Exploitation of rare earths in China against massive pollution
The national and international press constantly reports on the risk of a shortage of various metals, useful in the energy transition. These resources are however necessary in the development of new technologies, called “essential” in our current way of life (home, workplace, in the street, in public transport, etc.). In return for these advantages, which we will find difficult to do without, we must always extract more raw materials, thus implying always more pollution.
Most people do not know what these rare earths are, where they come from, where and how they are mined and above all what the environmental impact is.
By definition, rare earths have exceptional optical, electronic, magnetic and catalytic properties, particularly useful for new technologies.
The consumption of these lands is supported mainly by the permanent magnet sector. They enable miniaturization (robotics and electronics) and lightening of equipment (electric vehicle motors, wind turbine generators).
Demand is growing by 10% per year. Global production in 2021 is estimated at 280,000 tons of rare earths.
According to estimates, China would participate to the tune of 60% without worrying about the pollution generated during their exploitation.
China exploits clay deposits in the south of the country. These rare earths are removed using a technique called “heap leaching”. This exploitation pollutes enormously, the cause being the acid mine drainage. It is a phenomenon generated by the oxidation of sulphide (example pyrite) notably contained in the rock. During these mining samples (pumping and excavation), the chemical balance of outcrops and deep deposits is disturbed by oxidation in contact with the atmosphere.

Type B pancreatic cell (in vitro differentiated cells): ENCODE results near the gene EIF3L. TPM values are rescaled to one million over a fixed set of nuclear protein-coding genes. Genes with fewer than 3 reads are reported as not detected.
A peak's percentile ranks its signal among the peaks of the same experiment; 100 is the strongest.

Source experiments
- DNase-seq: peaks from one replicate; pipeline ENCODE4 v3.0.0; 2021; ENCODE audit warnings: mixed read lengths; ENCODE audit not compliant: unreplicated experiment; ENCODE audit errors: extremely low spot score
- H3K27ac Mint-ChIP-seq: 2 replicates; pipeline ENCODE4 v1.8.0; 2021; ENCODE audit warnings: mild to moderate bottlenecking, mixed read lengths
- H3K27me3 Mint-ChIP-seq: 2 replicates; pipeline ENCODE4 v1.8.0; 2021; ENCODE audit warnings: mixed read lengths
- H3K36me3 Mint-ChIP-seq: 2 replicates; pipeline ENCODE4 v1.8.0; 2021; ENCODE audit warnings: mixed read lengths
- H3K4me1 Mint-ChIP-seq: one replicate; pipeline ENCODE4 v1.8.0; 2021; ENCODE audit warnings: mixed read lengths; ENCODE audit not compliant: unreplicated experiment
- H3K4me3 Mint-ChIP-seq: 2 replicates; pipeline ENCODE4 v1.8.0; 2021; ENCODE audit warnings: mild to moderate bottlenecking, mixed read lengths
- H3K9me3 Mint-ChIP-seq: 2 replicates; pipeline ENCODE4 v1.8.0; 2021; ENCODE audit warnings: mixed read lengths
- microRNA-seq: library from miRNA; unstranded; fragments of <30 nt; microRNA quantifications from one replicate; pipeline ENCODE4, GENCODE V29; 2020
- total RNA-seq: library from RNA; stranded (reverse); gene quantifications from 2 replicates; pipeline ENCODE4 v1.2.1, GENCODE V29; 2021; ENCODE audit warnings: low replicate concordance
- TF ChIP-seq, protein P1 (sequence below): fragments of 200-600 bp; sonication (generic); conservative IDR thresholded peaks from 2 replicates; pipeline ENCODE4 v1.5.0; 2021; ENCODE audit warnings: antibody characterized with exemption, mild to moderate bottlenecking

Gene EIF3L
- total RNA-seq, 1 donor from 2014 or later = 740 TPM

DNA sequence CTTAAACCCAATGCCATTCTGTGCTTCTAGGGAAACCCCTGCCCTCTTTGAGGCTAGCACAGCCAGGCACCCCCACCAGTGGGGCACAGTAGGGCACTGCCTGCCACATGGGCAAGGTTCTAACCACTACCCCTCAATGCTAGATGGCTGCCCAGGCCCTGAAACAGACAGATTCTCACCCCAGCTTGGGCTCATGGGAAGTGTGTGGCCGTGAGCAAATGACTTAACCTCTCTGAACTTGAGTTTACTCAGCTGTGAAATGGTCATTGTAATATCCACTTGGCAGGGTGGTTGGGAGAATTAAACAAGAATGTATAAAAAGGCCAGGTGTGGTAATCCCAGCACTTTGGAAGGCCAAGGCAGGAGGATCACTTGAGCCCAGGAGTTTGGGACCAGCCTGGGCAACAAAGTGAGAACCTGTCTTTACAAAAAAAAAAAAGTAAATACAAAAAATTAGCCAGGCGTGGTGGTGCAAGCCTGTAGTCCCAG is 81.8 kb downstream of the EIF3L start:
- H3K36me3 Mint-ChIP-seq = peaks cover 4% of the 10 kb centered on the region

The products resulting from these drainages can then migrate into underground environments, which can lead to the contamination of water, soil and crops.
To limit these environmental impacts, passive natural attenuation technologies via microbial activity (nitrification/denitrification) or active technologies (coagulation/flocculation) could be used.
Recent work carried out in southern China, around the Jiangxi mine, shows that a drainage process by simple neutralization of PH would make it possible to produce rare earths while limiting pollution, even if this solution is not economically profitable.
This production and exploitation of rare earths by China highlights the low supply for European industry. To overcome this industrial imbalance, the European Union encourages Member States to diversify and develop their primary (mines) and secondary (recycling, reuse of waste) supply sources.
However, the European Union and many other countries are constrained by environmental legislation imposing many facilities such as in France the drainage of acid mines.
As long as these pollution risks are not taken into account on a global scale, industries will continue to produce elsewhere (such as in China), where environmental constraints are less strict.